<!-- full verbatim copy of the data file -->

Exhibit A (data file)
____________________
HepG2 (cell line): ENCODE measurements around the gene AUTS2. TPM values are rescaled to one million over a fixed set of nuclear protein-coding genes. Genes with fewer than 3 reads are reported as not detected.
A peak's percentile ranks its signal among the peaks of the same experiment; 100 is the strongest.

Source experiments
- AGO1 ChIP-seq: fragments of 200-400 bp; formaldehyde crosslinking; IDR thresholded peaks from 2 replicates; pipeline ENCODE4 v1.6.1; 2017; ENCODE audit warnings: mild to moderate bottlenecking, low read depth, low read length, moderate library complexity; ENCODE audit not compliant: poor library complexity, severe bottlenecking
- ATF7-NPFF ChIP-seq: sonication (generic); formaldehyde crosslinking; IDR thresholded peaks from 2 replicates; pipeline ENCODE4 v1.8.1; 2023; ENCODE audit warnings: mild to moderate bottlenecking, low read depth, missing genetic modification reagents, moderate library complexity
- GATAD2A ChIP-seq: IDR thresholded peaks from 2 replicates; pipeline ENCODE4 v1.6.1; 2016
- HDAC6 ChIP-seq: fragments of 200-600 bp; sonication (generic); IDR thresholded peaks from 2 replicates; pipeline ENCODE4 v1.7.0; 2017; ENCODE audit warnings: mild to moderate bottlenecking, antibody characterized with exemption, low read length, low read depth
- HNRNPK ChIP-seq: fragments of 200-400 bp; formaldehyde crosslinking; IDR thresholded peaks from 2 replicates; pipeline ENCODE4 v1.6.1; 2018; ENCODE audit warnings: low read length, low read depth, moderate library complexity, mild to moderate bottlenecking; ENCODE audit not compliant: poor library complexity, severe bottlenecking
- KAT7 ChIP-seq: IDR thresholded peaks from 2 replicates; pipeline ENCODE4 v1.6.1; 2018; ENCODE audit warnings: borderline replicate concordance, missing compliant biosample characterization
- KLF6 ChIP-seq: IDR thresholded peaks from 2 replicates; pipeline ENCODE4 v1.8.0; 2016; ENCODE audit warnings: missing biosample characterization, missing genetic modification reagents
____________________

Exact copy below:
HepG2 (cell line): ENCODE measurements around the gene AUTS2. TPM values are rescaled to one million over a fixed set of nuclear protein-coding genes. Genes with fewer than 3 reads are reported as not detected.
A peak's percentile ranks its signal among the peaks of the same experiment; 100 is the strongest.

Source experiments
- AGO1 ChIP-seq: fragments of 200-400 bp; formaldehyde crosslinking; IDR thresholded peaks from 2 replicates; pipeline ENCODE4 v1.6.1; 2017; ENCODE audit warnings: mild to moderate bottlenecking, low read depth, low read length, moderate library complexity; ENCODE audit not compliant: poor library complexity, severe bottlenecking
- ATF7-NPFF ChIP-seq: sonication (generic); formaldehyde crosslinking; IDR thresholded peaks from 2 replicates; pipeline ENCODE4 v1.8.1; 2023; ENCODE audit warnings: mild to moderate bottlenecking, low read depth, missing genetic modification reagents, moderate library complexity
- GATAD2A ChIP-seq: IDR thresholded peaks from 2 replicates; pipeline ENCODE4 v1.6.1; 2016
- HDAC6 ChIP-seq: fragments of 200-600 bp; sonication (generic); IDR thresholded peaks from 2 replicates; pipeline ENCODE4 v1.7.0; 2017; ENCODE audit warnings: mild to moderate bottlenecking, antibody characterized with exemption, low read length, low read depth
- HNRNPK ChIP-seq: fragments of 200-400 bp; formaldehyde crosslinking; IDR thresholded peaks from 2 replicates; pipeline ENCODE4 v1.6.1; 2018; ENCODE audit warnings: low read length, low read depth, moderate library complexity, mild to moderate bottlenecking; ENCODE audit not compliant: poor library complexity, severe bottlenecking
- KAT7 ChIP-seq: IDR thresholded peaks from 2 replicates; pipeline ENCODE4 v1.6.1; 2018; ENCODE audit warnings: borderline replicate concordance, missing compliant biosample characterization
- KLF6 ChIP-seq: IDR thresholded peaks from 2 replicates; pipeline ENCODE4 v1.8.0; 2016; ENCODE audit warnings: missing biosample characterization, missing genetic modification reagents